Those with a history of Covid contributing to the diabetes case burden, says Indraprastha Apollo Hospital

At least 25 percent of recently reported diabetes cases have a confirmed history of COVID-19, Indraprastha Apollo Hospital Authorities said here on Friday citing their OPD data of about two years.

They said that in people with a confirmed history of moderate to severe coronavirus infection, several new and recurring health ailments have been reported.

Hospital experts said inflammatory reactions after COVID-19 It could include hypoxia, weakness, weight loss, hair loss, myocarditis, thyroid, and diabetes, which is reported as one of the most common diseases.

Several global studies have reported the rising prevalence of newly diagnosed diabetes cases with a history of COVID-19, the hospital group said in a statement.

Based on this available information, the physicians of Indraprastha Apollo Hospitals he studied this development and noted the same through “extensive internal OPD data” for about two years, he said.

Dr. Subhash Kumar Wangnoo, Senior Consultant Endocrinologist and Diabetologist, at Apollo Center for Obesity, Diabetes and Endocrinology, Indraprastha Apollo Hospitalshe said, ” Our OPD data has shown that in patients who had confirmed COVID-19 infection, almost 25 percent were new-onset diabetic patients.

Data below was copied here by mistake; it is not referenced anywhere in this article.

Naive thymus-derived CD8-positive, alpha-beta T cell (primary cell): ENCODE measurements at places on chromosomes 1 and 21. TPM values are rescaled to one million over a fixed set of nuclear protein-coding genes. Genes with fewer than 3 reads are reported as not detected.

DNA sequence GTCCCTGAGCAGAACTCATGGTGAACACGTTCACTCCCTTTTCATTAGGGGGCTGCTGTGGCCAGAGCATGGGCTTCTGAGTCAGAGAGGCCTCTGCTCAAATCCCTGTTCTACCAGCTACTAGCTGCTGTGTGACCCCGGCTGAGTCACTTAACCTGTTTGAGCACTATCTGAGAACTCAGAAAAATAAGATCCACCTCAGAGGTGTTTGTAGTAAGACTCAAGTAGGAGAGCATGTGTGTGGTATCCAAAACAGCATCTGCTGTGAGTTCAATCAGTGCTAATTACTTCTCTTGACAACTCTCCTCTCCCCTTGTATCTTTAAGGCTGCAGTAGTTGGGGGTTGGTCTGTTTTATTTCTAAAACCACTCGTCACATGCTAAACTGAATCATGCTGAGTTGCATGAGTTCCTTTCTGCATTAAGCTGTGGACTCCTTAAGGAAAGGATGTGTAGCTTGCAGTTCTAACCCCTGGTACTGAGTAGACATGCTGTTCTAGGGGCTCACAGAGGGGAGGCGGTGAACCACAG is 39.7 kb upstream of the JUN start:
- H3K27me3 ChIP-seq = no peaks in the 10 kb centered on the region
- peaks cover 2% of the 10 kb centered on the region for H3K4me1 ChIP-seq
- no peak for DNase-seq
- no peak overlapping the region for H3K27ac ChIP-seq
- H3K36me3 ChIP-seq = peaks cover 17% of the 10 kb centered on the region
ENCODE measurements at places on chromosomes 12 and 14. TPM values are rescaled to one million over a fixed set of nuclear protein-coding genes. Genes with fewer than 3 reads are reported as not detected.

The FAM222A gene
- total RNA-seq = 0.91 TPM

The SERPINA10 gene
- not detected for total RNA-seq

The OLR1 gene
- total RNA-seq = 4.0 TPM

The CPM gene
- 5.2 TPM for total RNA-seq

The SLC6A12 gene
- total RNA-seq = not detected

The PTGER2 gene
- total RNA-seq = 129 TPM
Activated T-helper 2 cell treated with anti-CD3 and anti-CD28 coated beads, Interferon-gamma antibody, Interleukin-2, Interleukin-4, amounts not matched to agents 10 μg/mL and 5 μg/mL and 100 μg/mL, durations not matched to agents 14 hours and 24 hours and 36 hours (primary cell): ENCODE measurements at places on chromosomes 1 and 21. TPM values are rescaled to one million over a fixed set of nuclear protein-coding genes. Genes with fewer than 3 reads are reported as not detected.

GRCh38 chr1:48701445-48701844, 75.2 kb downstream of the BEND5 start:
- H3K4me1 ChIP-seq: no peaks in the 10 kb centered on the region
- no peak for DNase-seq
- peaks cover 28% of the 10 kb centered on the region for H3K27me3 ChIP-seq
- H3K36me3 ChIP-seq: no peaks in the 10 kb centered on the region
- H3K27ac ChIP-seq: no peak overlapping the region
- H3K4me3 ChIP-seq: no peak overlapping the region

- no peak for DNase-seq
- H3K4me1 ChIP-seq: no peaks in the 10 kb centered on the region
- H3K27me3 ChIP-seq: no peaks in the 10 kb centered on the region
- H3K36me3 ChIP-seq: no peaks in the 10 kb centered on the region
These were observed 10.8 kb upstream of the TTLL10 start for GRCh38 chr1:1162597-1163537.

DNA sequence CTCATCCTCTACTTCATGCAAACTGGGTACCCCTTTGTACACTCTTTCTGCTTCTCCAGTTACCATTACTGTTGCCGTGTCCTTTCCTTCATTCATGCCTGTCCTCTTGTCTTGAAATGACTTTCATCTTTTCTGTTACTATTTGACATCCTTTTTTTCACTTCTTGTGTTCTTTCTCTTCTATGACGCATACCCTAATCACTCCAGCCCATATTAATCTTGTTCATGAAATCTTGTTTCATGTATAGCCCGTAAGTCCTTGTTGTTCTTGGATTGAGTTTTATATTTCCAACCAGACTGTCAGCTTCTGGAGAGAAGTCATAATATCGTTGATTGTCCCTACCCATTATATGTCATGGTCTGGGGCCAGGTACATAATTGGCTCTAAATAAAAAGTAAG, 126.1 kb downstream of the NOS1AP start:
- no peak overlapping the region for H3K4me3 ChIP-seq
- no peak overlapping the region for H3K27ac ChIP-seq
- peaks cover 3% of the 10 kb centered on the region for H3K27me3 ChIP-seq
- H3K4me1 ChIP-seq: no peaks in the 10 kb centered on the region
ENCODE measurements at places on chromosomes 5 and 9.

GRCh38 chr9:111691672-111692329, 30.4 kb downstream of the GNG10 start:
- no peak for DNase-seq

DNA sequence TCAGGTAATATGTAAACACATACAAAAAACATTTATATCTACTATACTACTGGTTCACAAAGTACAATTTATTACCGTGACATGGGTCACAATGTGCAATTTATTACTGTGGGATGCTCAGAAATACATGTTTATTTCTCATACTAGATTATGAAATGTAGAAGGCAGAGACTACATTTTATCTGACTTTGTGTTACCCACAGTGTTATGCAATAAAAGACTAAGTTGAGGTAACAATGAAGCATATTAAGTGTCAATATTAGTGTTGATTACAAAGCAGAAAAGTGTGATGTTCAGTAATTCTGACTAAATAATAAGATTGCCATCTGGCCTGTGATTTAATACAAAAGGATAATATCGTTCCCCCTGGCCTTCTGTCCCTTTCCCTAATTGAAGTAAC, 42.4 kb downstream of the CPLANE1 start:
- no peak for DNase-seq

” Stress-induced hyperglycemia was observed in 10 percent of patients who had COVID-19 infection. In patients with established diabetes (already diabetic), more than 60 percent showed a worsening of the glycemic status, which persisted for more than 3 months, ” he said.

Diabetes itself is a pro-inflammatory state that poses the risk of an inflammatory response along with COVID-19 that leads to a worsening of blood sugar levels, according to the statement.

Steroid use due to severe manifestations of COVID-19 in treatment further worsened glucose levels in patients. Response to stress due to acute infection such as COVID-19, increases the blood exceeds the values ​​through Hb1ac, which may be normal, experts said.

“We call this a new onset of diabetes due to COVID-19,” they said.

(This story has not been edited by Devdiscourse staff and is automatically generated from a syndicated feed.)

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